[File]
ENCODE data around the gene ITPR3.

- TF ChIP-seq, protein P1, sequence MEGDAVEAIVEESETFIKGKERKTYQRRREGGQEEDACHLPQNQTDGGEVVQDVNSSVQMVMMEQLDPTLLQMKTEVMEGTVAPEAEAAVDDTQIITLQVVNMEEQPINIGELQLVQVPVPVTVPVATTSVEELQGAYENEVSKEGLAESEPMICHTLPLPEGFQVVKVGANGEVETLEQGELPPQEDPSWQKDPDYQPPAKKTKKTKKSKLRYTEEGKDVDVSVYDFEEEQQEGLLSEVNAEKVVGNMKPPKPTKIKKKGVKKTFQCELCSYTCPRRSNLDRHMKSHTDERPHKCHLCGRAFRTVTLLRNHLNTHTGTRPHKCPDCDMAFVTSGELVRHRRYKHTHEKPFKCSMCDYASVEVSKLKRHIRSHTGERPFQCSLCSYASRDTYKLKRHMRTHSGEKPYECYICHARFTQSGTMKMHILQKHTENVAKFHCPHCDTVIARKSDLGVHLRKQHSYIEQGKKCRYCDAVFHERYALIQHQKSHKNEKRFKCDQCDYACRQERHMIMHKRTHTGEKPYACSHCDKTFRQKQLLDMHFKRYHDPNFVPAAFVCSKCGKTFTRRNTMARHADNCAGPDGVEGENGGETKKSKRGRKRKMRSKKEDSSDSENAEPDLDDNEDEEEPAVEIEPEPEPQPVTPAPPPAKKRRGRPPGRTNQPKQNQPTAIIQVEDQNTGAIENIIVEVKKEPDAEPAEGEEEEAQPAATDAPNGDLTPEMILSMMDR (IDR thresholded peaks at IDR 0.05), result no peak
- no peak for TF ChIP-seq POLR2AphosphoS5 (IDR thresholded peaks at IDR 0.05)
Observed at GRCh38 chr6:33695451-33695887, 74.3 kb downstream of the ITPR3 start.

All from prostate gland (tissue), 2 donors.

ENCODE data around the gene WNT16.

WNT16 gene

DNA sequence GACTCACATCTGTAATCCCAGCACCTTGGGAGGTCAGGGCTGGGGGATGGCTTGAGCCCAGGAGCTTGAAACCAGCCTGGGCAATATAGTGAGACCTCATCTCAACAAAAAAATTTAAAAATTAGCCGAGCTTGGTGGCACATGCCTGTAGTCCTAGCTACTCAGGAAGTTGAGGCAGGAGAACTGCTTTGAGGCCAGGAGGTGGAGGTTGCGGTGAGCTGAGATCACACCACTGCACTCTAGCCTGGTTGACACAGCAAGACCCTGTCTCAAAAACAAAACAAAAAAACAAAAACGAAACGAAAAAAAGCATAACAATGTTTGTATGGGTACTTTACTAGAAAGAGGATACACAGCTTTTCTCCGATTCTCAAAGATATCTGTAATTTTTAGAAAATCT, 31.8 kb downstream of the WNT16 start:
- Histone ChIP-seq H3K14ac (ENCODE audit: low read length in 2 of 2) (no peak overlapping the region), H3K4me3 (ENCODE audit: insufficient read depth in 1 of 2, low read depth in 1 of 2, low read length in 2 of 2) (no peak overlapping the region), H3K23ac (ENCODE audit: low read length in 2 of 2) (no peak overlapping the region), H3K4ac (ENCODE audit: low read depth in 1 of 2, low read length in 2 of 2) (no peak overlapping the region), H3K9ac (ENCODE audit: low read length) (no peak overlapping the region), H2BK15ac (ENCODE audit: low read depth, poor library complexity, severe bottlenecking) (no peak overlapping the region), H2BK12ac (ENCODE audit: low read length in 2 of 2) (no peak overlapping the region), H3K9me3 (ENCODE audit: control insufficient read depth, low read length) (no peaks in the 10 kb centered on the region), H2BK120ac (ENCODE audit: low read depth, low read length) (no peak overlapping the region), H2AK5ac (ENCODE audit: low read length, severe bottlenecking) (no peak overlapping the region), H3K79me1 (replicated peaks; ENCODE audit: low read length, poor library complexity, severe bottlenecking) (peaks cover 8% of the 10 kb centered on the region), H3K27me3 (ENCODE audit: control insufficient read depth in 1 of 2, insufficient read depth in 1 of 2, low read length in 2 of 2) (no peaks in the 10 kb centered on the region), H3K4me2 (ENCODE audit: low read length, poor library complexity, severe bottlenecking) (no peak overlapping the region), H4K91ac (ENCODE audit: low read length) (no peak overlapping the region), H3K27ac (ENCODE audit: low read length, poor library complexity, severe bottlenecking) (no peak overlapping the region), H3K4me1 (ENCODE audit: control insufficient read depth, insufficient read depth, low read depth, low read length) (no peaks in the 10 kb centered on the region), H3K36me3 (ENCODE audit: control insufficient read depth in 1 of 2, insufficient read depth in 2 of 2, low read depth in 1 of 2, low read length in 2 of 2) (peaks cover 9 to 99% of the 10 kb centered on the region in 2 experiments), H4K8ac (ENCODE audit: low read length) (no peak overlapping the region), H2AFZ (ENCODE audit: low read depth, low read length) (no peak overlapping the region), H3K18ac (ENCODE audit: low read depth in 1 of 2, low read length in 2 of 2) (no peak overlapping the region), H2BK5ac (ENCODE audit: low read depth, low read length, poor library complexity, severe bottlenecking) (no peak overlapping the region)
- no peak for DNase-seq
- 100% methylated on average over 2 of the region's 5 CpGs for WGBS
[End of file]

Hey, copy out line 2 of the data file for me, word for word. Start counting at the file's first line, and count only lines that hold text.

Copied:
- TF ChIP-seq, protein P1, sequence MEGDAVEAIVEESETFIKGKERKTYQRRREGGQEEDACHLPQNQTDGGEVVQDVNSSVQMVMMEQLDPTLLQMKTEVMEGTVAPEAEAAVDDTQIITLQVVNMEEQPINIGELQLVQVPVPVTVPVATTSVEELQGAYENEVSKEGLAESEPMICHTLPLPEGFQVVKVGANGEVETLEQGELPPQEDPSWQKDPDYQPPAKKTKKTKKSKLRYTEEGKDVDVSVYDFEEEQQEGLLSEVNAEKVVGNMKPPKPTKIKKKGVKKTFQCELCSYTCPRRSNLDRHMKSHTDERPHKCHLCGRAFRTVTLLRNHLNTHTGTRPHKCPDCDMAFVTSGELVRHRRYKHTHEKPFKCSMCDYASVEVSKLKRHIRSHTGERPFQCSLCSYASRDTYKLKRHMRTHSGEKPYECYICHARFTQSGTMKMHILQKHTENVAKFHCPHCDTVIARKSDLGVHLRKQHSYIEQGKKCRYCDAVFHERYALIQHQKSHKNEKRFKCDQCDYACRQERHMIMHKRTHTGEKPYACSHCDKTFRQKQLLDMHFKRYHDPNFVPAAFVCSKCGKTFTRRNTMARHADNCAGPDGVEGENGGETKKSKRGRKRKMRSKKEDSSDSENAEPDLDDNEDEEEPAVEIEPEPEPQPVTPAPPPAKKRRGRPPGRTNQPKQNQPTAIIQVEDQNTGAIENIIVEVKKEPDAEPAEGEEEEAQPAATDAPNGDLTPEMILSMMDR (IDR thresholded peaks at IDR 0.05), result no peak